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Learn about exchange rates in QuickBooks Online

by Intuit Updated 4 weeks ago

Learn how QuickBooks uses exchange rates for foreign currency transactions. This applies to QuickBooks Online Essentials and Plus users.

When you turn on multicurrency, QuickBooks uses exchange rates to get the home currency values of your foreign currency transactions.

Note: QuickBooks downloads and uses exchange rates from IHS Markit. If you need to, you can enter and use your own rates.

How QuickBooks uses exchange rates

In QuickBooks, the exchange rate is the number of home currency units it takes to get 1 foreign currency unit. QuickBooks uses exchange rates to show how much a foreign currency transaction is in your home currency value.

QuickBooks also uses exchange rates for your reports. It converts foreign currency amounts to home currency values so your reports include all transactions. This makes sure you have a better view of how your business is doing.

Here’s an example of how QuickBooks uses an exchange rate on a foreign currency invoice:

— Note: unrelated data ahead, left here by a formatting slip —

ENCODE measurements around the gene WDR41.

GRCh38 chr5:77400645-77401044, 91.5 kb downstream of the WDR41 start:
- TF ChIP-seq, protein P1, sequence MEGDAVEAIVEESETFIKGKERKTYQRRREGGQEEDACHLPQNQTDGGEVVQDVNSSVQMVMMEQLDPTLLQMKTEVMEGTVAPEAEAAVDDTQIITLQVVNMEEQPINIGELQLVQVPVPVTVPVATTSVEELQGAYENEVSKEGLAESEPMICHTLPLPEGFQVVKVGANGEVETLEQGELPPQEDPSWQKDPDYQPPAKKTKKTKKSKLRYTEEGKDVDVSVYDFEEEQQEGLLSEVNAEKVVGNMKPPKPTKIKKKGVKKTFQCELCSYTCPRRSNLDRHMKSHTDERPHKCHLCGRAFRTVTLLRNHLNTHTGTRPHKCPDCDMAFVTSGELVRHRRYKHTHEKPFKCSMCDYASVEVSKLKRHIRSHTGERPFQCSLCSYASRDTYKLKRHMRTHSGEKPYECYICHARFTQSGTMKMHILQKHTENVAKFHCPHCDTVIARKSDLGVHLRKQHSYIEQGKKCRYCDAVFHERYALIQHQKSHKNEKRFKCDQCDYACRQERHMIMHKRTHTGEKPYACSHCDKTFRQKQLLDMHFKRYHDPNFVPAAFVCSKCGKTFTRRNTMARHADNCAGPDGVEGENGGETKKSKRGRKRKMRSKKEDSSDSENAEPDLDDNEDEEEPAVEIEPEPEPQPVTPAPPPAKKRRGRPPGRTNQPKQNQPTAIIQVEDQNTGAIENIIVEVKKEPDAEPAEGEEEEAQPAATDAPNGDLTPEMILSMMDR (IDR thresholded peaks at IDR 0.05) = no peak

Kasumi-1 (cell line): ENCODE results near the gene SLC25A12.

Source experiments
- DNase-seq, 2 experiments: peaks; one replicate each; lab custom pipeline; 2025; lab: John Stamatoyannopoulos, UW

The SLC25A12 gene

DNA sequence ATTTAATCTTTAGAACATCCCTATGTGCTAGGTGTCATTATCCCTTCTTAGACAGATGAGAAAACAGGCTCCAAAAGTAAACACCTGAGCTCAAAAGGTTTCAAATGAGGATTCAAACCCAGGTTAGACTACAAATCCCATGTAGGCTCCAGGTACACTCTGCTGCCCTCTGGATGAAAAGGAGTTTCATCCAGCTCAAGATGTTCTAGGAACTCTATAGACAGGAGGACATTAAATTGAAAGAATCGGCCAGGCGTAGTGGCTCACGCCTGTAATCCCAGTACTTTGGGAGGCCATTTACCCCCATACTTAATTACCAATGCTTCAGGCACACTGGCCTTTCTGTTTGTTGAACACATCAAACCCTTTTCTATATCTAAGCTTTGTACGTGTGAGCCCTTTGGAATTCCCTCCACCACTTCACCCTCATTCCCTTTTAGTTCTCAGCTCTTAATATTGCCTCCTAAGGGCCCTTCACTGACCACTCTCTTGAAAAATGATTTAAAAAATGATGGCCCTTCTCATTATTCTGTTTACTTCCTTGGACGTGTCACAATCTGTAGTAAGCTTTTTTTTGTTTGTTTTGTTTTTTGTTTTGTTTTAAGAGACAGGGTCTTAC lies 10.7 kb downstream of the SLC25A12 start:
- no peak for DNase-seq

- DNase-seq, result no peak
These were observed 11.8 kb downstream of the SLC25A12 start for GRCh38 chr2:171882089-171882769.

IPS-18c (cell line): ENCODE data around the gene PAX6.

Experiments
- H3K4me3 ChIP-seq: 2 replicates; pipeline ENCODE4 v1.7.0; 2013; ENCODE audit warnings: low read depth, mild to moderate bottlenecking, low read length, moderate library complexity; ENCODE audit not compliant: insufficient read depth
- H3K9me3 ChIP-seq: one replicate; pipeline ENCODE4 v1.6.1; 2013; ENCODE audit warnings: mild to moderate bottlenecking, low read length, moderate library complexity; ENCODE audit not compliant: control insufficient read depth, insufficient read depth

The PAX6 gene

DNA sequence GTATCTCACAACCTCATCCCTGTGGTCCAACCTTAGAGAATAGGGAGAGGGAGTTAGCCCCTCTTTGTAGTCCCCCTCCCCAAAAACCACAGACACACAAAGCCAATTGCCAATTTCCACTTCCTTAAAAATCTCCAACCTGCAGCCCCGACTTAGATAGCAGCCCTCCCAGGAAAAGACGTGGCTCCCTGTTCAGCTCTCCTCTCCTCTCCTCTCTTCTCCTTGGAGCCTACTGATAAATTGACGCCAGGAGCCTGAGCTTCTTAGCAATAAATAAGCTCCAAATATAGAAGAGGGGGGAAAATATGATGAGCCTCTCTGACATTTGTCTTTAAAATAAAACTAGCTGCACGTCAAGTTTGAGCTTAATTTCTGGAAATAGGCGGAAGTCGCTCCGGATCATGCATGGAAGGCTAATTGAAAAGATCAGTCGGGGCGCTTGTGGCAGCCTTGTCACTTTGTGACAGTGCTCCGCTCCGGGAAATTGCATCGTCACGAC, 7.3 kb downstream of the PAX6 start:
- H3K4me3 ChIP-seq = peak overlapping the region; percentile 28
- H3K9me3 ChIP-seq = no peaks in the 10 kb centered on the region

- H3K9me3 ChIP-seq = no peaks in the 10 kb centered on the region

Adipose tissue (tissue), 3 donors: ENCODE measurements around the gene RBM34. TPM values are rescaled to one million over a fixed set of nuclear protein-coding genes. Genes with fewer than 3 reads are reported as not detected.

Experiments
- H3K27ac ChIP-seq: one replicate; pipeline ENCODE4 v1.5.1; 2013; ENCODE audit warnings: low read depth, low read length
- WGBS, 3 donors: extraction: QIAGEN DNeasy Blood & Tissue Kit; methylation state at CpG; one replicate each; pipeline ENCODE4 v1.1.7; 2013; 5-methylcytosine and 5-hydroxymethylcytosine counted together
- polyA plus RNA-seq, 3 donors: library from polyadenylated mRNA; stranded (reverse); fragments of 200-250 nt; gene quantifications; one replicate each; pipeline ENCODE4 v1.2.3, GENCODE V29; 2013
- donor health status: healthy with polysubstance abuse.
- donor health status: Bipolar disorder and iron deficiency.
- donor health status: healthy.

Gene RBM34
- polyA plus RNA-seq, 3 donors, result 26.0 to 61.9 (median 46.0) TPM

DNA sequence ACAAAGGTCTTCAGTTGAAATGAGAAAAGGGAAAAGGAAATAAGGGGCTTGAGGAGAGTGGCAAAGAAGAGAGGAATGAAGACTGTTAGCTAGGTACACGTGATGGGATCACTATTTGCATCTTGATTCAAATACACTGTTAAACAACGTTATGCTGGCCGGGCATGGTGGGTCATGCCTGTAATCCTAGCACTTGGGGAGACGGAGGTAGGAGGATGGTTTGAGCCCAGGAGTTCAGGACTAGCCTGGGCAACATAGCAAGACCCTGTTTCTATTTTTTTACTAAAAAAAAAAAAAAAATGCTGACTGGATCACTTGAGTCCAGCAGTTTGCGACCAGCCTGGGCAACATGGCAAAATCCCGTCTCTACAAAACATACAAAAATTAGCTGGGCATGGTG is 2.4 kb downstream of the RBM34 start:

• Foreign currency: Canadian dollar (CAD)
  • Home currency: US dollar (USD)
  • Exchange rate: 1 Canadian dollar converts to 0.79 US dollars (1 CAD to 0.79 USD).

Based on IHS Markit exchange rates, 1 Canadian dollar (foreign) is equal to 0.79 US dollars (home). If the invoice amounts to 20 Canadian dollars:

  • The invoice’s home currency value is 15.77 US dollars: 20 x 0.79 = 15.77.
  • Your profit and loss report shows an income of 15.77 US dollars.

Currency amounts in foreign currency transactions

When you enter foreign currency transactions, QuickBooks shows 2 different amounts:

  • Total foreign currency amount. This is the total foreign currency amount based on the home currency rates of the products and services. QuickBooks multiplies the product or service rate by the exchange rate.
  • Total home currency amount. This is the total home currency value of the transaction. QuickBooks multiplies the total foreign currency amount by the exchange rate.

From the previous example, you see the following amounts:

  • Total = 20. This is the total foreign currency amount.
  • Total (USD) = 15.77. This is the total home currency amount.
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